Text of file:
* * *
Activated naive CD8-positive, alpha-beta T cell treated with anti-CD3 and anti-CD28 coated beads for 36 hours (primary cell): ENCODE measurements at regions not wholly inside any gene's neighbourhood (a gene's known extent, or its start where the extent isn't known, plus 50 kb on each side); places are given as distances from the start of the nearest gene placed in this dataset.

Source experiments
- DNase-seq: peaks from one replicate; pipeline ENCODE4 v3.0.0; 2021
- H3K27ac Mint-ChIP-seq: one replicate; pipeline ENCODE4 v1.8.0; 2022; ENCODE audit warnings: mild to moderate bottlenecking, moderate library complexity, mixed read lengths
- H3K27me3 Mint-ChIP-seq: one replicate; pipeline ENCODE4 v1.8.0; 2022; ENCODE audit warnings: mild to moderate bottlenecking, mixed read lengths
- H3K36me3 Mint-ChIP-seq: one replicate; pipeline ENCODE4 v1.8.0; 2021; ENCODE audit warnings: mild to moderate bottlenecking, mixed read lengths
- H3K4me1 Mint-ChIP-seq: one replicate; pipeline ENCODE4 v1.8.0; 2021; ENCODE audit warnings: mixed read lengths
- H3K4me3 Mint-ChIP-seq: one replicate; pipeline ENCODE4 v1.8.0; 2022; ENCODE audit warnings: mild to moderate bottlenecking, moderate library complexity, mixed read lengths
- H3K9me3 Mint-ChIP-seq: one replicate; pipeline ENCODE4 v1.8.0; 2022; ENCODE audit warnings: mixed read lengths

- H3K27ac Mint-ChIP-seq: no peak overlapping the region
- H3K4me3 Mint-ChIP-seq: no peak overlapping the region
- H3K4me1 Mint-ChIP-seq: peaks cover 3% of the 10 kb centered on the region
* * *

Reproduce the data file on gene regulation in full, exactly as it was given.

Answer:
Activated naive CD8-positive, alpha-beta T cell treated with anti-CD3 and anti-CD28 coated beads for 36 hours (primary cell): ENCODE measurements at regions not wholly inside any gene's neighbourhood (a gene's known extent, or its start where the extent isn't known, plus 50 kb on each side); places are given as distances from the start of the nearest gene placed in this dataset.

Source experiments
- DNase-seq: peaks from one replicate; pipeline ENCODE4 v3.0.0; 2021
- H3K27ac Mint-ChIP-seq: one replicate; pipeline ENCODE4 v1.8.0; 2022; ENCODE audit warnings: mild to moderate bottlenecking, moderate library complexity, mixed read lengths
- H3K27me3 Mint-ChIP-seq: one replicate; pipeline ENCODE4 v1.8.0; 2022; ENCODE audit warnings: mild to moderate bottlenecking, mixed read lengths
- H3K36me3 Mint-ChIP-seq: one replicate; pipeline ENCODE4 v1.8.0; 2021; ENCODE audit warnings: mild to moderate bottlenecking, mixed read lengths
- H3K4me1 Mint-ChIP-seq: one replicate; pipeline ENCODE4 v1.8.0; 2021; ENCODE audit warnings: mixed read lengths
- H3K4me3 Mint-ChIP-seq: one replicate; pipeline ENCODE4 v1.8.0; 2022; ENCODE audit warnings: mild to moderate bottlenecking, moderate library complexity, mixed read lengths
- H3K9me3 Mint-ChIP-seq: one replicate; pipeline ENCODE4 v1.8.0; 2022; ENCODE audit warnings: mixed read lengths

- H3K27ac Mint-ChIP-seq: no peak overlapping the region
- H3K4me3 Mint-ChIP-seq: no peak overlapping the region
- H3K4me1 Mint-ChIP-seq: peaks cover 3% of the 10 kb centered on the region